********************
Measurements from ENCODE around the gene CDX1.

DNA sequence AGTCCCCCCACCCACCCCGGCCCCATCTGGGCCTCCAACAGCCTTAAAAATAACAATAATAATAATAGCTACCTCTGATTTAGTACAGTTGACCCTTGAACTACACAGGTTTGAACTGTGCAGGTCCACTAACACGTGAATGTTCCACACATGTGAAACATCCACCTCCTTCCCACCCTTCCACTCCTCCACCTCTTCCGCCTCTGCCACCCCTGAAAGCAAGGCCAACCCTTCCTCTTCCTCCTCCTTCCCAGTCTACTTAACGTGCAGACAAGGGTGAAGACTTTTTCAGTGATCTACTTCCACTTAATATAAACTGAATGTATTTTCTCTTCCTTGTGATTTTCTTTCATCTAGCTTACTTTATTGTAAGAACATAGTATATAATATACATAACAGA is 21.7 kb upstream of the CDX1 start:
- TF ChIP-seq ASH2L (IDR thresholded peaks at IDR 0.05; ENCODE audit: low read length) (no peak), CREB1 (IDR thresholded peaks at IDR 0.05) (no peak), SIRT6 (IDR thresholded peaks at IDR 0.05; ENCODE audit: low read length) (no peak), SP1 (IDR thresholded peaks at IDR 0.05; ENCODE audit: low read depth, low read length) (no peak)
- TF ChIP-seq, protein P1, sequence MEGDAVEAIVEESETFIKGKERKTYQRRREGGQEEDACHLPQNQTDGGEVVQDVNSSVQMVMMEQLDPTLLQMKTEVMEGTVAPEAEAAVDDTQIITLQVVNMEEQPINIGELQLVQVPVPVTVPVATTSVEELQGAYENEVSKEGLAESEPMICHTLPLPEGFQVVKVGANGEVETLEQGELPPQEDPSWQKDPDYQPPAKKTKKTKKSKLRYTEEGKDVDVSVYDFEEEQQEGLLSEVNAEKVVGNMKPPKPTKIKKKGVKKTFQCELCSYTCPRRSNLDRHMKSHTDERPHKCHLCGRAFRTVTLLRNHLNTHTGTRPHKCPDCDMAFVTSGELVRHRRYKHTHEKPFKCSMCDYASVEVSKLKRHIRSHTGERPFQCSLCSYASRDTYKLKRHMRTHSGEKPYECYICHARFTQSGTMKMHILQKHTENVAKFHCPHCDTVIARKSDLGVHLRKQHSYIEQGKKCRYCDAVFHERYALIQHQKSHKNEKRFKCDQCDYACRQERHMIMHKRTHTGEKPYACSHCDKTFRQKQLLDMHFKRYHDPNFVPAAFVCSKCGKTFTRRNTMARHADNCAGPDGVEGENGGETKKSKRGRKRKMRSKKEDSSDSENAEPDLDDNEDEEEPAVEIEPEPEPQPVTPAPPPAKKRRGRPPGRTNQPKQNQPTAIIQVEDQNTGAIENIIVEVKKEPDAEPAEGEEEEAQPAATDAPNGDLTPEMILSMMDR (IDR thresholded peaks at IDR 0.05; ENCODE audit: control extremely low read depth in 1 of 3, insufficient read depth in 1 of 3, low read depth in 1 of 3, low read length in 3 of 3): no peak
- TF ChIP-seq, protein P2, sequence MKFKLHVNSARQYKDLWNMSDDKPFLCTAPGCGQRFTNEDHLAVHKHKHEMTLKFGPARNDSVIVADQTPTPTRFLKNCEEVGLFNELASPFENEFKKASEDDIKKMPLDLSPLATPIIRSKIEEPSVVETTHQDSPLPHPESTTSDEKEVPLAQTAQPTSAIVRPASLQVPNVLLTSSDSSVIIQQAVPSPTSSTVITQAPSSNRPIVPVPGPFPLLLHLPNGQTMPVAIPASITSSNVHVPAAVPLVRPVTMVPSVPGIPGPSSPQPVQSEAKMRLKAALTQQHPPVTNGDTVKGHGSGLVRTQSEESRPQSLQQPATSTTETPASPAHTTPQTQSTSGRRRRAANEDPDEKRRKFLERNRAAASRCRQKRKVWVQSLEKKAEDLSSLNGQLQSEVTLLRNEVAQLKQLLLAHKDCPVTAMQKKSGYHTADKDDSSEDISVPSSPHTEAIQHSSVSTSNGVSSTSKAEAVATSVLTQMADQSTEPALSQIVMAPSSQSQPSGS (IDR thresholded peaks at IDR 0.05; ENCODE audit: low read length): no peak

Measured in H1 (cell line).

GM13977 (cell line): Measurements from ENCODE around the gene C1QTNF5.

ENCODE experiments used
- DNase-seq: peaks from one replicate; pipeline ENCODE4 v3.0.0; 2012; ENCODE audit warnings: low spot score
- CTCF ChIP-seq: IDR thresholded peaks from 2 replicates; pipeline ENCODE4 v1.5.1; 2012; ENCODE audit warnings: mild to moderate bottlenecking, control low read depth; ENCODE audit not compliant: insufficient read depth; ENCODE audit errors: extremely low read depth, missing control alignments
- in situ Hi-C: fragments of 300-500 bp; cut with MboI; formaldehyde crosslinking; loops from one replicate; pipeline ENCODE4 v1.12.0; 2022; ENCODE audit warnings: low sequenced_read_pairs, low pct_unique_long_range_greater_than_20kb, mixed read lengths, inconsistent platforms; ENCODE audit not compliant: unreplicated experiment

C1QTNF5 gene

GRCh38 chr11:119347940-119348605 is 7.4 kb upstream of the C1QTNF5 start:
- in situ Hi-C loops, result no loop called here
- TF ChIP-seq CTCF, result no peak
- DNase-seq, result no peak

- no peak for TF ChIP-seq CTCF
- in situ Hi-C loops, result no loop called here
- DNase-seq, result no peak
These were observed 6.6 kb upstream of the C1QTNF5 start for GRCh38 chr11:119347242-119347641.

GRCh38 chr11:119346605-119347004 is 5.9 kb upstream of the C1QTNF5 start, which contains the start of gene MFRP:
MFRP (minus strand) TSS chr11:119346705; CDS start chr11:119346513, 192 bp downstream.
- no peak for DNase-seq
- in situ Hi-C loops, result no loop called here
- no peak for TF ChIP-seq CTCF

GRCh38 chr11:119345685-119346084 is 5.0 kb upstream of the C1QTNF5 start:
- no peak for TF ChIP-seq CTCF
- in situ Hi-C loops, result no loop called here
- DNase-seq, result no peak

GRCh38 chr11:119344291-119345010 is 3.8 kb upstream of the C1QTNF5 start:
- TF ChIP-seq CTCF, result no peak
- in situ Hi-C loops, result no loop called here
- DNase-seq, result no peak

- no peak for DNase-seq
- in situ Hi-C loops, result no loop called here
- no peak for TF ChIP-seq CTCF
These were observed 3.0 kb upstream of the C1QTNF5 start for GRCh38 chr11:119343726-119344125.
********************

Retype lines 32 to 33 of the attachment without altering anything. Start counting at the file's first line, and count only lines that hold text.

- in situ Hi-C loops, result no loop called here
- DNase-seq, result no peak